Creating Local Community Garden Networks

Talking of funding, at the end of last year I heard I’d been awarded a small amount of Local Agenda 21 funding to create a Carlow Community Garden Network and explore the possibility of community gardens becoming Eco hubs, or places of adult environmental learning. I’m in the process of planning a workshop in Carlow in April and am very much looking forward to helping representatives of the dozen or so gardens in Carlow sit down in one place and introduce one another.

Working with Community Gardens

Last year I was funded by Carlow Kilkenny ETB to work with a small community garden in Glenn na Bearu, Bagenalstown and I’m thrilled that more funding has been granted to this wonderful group to enable me to head back to them in April. Last year we ran a session on garden design and as a result, they helped design a bigger and better community garden, adding several more raised beds. If you’re local and reading this we’d love to see you in the garden on Wednesdays for the practical workshops, tea and cake. All are welcome.

More community garden projects will be coming on stream after Easter; if you’re interested in hearing more about them sign up for the newsletter so you don’t miss out.

Glenn na Bearu Workshops 2016

Working with Individuals

In a couple of weeks I’ll be welcoming budding gardeners into our own kitchen garden and sharing the basics of propagating with them. From seeds to cuttings, layering and bulb division, we’ll be looking at several ways we can start growing food, shrubs and flowers without it costing a bomb. To accommodate the workshop the polytunnel has been repaired and tidied, the willow fedge and autumn fruiting raspberry canes have been pruned, and the garden in general is getting a good tidy up. Now if only the lawn would dry out I’d even be tempted to cut the grass.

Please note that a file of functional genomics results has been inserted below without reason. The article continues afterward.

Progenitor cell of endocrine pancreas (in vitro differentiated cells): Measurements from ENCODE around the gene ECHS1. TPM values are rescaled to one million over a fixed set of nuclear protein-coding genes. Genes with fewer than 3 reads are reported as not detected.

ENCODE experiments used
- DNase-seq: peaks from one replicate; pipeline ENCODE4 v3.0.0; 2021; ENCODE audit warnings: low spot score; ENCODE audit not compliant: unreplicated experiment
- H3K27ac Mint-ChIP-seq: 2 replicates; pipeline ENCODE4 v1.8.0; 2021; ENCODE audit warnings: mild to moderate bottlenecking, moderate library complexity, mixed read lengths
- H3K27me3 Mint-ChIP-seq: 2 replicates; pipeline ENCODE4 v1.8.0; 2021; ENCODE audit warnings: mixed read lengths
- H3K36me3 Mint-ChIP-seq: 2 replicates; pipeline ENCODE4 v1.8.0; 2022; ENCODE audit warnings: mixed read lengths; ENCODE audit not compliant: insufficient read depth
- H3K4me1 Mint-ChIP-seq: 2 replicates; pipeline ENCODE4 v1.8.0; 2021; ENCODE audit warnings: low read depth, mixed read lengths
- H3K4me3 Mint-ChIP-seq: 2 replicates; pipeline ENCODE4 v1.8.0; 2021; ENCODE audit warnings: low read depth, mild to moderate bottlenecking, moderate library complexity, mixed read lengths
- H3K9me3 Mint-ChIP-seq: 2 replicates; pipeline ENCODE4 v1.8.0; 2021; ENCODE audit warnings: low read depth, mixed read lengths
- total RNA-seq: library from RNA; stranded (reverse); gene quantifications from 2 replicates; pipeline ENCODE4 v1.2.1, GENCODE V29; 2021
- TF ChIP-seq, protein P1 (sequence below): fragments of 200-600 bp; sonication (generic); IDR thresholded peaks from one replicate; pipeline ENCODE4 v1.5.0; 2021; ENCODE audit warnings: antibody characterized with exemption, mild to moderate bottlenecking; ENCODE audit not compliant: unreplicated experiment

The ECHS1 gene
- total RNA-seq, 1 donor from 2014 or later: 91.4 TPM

There’s still a couple of places left on the first workshop in March so if you’d like to join us, you can read more about the course details here.

Synchronicity

Synchronicity is a wonderful word and within hours of writing down my goals, ‘coincidences’ began to happen, one of which, was an email landing in my inbox about a facilitation workshop that will be taking place in Cloughjordan, Co Tipperary. As the opportunity to facilitate conversations about community gardens and the environment begin to happen, so too does my wish to learn more about guiding them. I can’t wait to learn more about the art of facilitating from a couple of men I greatly admire in this respect, Davie Philip and Chris Chapman who worked with us in the very early days of the Community Garden Network.

The Art of Facilitation Poster

Building Communities

Once we begin to look, there’s so much going on in communities that can engage us and give us the opportunity to meet like-minded people. Community gardens in particular have a massive potential to become outdoor education centres for adults, giving us the opportunity to step away from our screens or work, busy or lonely lives for a couple of hours and learn about nature, wildlife, food and the environment with others.

They are ideal places to go if you’d like to start gardening but don’t know how, if you live in a flat with no garden or live on your own with too much garden. Community gardens give us the opportunity to make friends, sharing the work and sharing the harvest.

Are you tempted? If so, take a look at the map above and see if there’s a community garden near you.

Vegetable Garden

12 Beneficial Creatures We Want To See In Our Gardens

April 22, 2014

Gardening for Beginners

When we began growing our own food in the Greenside Up garden, one of the early problems we encountered happened when we were trying to identify the ‘good’ wildlife from the ‘bad’. This was before the days of Google and we had no idea whether we were looking at friends or foe scampering across the plants and soil. It’s much easier to check today, but to help you encourage beneficial insects and other creatures into your garden, I’ve compiled a list of a dozen that might help you to ditch the chemicals for good and garden more sustainably.

List of 12 Friendly Creatures in Our Gardens

Ten facts about earthworms1. Worms